How a Trump White House Would Work

One of the recurring patterns of the 2016 presidential campaign is that anytime Donald Trump is dealt a setback, or one of his opponents has a good break, the GOP frontrunner has been able to change the subject by doing or saying something outrageous. This is sheer political genius on his part, but, as with most successful people, a little luck also helps. That was proved true yesterday when the big political news of the day on Tuesday should have been Wisconsin Governor Scott Walker’s endorsement of Ted Cruz a week before his state’s crucial primary. But instead, the news cycle was dominated by the announcement that Trump campaign manager Corey Lewandowski was being charged with misdemeanor battery for roughing up former Breitbart reporter Michelle Fields at a Trump rally. Yet even as we marvel at Trump’s ability to spin a disaster as a triumph, we ought to also be wondering about what all this means for a possible Trump administration.

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How a Trump White House Would Work

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How Not to Win Media Trust

Preening doesn't work.

Donald Trump’s demagogic rhetoric on the media is dangerous and un-American. When he describes reporters and editors as “enemies of the people,” or when he chuckles at Rodrigo Duterte’s remark that the media are “spies,” the president wounds the dignity of his office and America’s already-infirm civic health. The question is what the media should do to check the president’s rhetorical excesses.

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Why America Is Great

Yesterday, today, and tomorrow.

Andrew Cuomo, the governor of New York, told a stunned crowd on Wednesday that the United States of America “was never that great.” He followed that flat-footed line with a series of bromides about how America will “reach greatness” when mankind ceases to stereotype, discriminate, and degrade one another, but the damage was done. Cuomo’s primary opponent, the progressive insurgent and former actress Cynthia Nixon, mocked the governor for failing in the attempt to mimic “what a progressive sounds like.” That is a telling admission. Presumably, Nixon’s idealized “progressive” would more adroitly explain why American greatness is overstated.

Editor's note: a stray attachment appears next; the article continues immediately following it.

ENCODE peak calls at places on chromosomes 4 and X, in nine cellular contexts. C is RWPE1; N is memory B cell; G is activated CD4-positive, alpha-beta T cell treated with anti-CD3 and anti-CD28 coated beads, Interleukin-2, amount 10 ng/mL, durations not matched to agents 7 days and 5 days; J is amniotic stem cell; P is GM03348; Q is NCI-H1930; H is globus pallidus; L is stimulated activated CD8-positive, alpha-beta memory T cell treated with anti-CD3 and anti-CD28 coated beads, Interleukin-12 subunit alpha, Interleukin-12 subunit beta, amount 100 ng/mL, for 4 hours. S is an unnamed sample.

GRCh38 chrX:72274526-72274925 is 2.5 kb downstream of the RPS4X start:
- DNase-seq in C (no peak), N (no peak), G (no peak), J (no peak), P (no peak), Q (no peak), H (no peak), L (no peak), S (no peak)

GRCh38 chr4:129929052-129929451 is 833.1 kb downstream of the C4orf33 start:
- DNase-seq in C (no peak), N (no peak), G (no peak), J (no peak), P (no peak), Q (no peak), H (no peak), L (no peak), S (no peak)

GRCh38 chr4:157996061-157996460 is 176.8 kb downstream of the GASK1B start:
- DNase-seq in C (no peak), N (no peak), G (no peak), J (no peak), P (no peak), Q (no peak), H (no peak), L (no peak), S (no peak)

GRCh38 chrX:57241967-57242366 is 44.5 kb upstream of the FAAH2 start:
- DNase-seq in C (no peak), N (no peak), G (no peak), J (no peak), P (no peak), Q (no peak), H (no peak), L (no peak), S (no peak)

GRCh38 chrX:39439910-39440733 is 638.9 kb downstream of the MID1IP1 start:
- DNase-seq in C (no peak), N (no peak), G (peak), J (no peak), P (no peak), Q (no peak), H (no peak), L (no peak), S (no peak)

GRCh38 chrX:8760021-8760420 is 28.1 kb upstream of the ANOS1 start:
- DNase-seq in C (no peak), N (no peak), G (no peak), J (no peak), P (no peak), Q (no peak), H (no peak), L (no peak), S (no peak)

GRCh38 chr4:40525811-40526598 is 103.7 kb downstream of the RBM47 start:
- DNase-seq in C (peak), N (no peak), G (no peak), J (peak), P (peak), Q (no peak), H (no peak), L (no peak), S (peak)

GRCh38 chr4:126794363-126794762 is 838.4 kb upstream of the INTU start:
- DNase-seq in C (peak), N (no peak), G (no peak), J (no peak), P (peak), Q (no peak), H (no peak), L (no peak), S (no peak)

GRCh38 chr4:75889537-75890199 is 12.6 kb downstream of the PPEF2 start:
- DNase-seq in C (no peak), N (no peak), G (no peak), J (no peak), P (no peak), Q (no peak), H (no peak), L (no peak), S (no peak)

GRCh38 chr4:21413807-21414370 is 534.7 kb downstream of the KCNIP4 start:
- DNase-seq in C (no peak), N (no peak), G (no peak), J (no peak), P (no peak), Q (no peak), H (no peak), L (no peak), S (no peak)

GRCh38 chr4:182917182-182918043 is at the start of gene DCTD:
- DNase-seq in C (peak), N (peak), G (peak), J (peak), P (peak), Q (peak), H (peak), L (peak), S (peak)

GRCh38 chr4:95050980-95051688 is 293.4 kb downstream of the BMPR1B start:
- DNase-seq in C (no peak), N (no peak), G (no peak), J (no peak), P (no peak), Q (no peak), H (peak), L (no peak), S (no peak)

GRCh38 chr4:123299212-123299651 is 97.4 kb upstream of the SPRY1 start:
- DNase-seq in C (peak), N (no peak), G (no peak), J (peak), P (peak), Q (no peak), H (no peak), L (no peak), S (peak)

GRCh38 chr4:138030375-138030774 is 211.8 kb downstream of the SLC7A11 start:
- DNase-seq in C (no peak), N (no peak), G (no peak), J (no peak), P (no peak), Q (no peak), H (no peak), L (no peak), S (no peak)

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Leave Jack Phillips Alone!

The limits of religious liberty.

Jack Phillips once more finds himself on the sharp end of liberal “tolerance.” He was the Colorado baker at the center of the Masterpiece Cakeshop case, the one who in 2012 refused to bake a cake for a same-sex wedding. A state civil-rights commission censured Phillips and ordered him to undergo ideological retraining. But a 7-2 majority of the U.S. Supreme Court found that the commission had exhibited such overt hostility to Phillips’s religious views as to have violated the state’s “obligation of religious neutrality” under the First Amendment.

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The Lies Republicans Tell Themselves

Whatever Donald wants, he's gonna get it.

What do Republicans believe? Whatever Donald Trump tells them they should believe, it seems.

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PODCAST: A Dog’s Dinner for the Dog Days

Podcast: Snap back or new normal?

“Dog’s dinner” is a term for something that is a lot of things smushed together, and that’s what defines this podcast—we talk about commercials and elections and Thanksgiving Day balloons and Trump and other stuff. Give a listen.

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